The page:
Women’s History Month: a snapshot of Lucy Cavendish College presidents

by Cherish Watton on 1 March 2016

Women's History Month logoWomen’s History Month is now a central anniversary across the world, celebrating the contributions which women have made both to history and to society. As the only college for women aged 21 and over in the whole of Europe, it seems fitting that we look back at some of the women who have played a central part in our College’s history – the presidents.

Our presidents have played a vital role in college life; acting as central ambassadors to drive forward strategic change to develop our College. This short blog summarises some of the key achievements of Lucy Cavendish's eight presidents.


Dr Anna BidderDr Anna Bidder (1965 - 1970)

Bidder was Lucy Cavendish’s first president and was fundamental in setting the foundations for the whole ethos of our College.

Her ability to bring different people together was vital to allowing our College to gain wider University recognition. After her term as president, Bidder returned to her research in Zoology.


Dr Kate BertramDr Kate Bertram (1970 - 1979)

Bertram worked closely with Bidder during her time as president, after her research into marine life in central Africa.

Bertram’s presidency saw the acquisition of key buildings, as well as the first admittance of undergraduate students into our College.


Phyllis Bowden (1979 - 1984)

Bowden first heard about Lucy Cavendish College following a talk given by her predecessor, Betram. Inspired by Betram’s words at the Manchester Association of Cambridge University Women, she became heavily involved in college life. During Bowden’s time as president, the University significantly recognised our College as an Approved Foundation in 1984.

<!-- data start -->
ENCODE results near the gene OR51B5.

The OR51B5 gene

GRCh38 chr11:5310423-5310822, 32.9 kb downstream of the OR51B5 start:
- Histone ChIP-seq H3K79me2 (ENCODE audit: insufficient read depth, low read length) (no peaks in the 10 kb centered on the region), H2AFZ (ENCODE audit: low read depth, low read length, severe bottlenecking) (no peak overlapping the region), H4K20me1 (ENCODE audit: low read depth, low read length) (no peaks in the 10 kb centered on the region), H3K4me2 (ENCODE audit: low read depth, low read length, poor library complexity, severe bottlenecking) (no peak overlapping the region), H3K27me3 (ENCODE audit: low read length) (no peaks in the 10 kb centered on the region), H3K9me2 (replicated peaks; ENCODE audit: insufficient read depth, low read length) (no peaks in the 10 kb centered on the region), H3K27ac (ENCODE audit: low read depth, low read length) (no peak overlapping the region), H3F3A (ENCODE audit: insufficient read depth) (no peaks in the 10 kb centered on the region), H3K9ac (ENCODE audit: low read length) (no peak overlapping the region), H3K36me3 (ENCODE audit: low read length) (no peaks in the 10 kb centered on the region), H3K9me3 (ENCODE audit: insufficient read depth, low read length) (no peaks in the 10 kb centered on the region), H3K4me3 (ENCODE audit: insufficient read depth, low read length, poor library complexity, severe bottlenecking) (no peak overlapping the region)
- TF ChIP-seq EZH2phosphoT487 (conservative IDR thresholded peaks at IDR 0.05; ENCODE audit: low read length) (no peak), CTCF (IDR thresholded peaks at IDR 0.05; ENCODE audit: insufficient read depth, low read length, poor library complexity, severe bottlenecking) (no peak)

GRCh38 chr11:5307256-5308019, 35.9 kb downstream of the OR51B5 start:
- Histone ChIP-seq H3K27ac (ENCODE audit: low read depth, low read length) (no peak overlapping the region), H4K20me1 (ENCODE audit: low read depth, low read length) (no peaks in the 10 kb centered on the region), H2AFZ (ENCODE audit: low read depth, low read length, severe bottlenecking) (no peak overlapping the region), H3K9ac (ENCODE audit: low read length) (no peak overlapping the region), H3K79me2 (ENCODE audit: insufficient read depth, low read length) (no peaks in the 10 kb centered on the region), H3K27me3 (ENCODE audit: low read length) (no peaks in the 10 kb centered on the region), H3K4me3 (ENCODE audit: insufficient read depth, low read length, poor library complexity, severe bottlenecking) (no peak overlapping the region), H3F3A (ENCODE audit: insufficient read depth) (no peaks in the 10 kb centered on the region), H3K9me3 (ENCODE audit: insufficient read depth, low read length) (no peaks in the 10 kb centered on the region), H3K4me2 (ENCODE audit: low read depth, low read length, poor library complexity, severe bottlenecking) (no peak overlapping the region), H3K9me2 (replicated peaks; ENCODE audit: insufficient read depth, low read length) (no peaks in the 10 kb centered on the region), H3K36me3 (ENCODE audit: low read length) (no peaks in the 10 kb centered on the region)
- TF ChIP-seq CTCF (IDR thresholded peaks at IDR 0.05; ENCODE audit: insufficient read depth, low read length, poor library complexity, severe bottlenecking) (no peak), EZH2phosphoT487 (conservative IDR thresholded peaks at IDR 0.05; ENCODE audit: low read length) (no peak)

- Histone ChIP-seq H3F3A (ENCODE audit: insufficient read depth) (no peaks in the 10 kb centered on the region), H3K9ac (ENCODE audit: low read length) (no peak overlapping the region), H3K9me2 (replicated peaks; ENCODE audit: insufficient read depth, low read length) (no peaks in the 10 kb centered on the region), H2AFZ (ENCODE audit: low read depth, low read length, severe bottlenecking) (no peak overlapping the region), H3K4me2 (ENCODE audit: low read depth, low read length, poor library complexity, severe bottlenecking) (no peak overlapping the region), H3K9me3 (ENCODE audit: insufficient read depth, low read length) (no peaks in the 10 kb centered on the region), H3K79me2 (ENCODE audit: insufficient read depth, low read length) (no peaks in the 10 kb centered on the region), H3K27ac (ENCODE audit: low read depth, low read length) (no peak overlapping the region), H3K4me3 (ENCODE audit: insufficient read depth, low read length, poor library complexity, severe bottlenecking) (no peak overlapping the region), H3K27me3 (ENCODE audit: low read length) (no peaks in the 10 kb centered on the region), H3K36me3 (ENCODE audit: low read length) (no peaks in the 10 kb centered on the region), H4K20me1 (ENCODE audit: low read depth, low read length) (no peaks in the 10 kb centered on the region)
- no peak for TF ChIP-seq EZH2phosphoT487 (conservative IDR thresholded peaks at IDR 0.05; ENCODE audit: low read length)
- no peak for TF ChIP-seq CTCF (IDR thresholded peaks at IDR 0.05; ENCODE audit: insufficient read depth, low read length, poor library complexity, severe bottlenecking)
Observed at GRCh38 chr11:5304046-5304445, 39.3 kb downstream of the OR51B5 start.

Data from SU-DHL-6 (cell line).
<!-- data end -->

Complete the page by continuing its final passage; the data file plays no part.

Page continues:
Dame Anne WarburtonDame Anne Warburton (1985 - 1994)

Before arriving at Lucy Cavendish, Warburton’s most notable achievement was becoming the first woman ambassador to Denmark in 1976. As president, her main aim was to spread the word about the College being ‘a cause champion’. Her links with Denmark followed her into College when Queen Margrethe of Denmark became an Honorary Fellow in 1989.

Baroness Perry of Southwark (1994 - 2001) 

Perry had an illustrious career in higher education, returning to work after bringing up four children. After teaching Philosophy at the University of Manitoba (Canada) and subsequently at Massachusetts University, she went on to become the Head of South Bank Polytechnic. Perry used her experience at Berkeley University in California to set up the Centre for Women Leaders at Lucy Cavendish in 1996.

Dame Veronica SutherlandDame Veronica Sutherland (2001 - 2008)

Sutherland, similar to other presidents, had extensive and notable experience in the diplomatic service. She became the first married woman to occupy an ambassadorial position, as ambassador to the Ivory Coast, Burkina Faso and Niger, being posted to Abidjan alongside her husband. Under Sutherland’s presidency, our College expanded, with the purchase of houses in Chesterton Road (the Lyttleton Colony) alongside the completion of Oldham Hall – comprising the new Porter’s Lodge, conservatory and three teaching rooms.


Prof Janet ToddProfessor Janet Todd (2009 - 2015)

Before her time at Lucy Cavendish, Todd pursued a long academic career, researching a variety of early women writers including working-class poets and hymn writers. Under Todd, our College continued to expand, with her literary background inspiring a number of themed initiatives, such as the Lucy Cavendish Fiction Prize and the Scribbling Women Collection – the top floor of our library devoted to works penned by women.


Jackie AshleyJackie Ashley (2015 - 2022)

Ashley is the current president, following a successful career in political journalism and commentary for a variety of high profile newspapers and broadcasters. Since arriving at our College, Ashley has convened a conference on ‘Where are the women?’ exploring the bigger picture of women’s participation at work and home, and how we can best overcome the barriers preventing women from excelling further.


Interested in reading more about Lucy Cavendish the women? Head over to our history section.

To find out more about the history behind our presidents, and College more generally, take a look at Nigel Watson’s ‘The Opportunity To Be Myself: A History of Lucy Cavendish College’ (2002).

Follow Women's History Month @womenshistmonth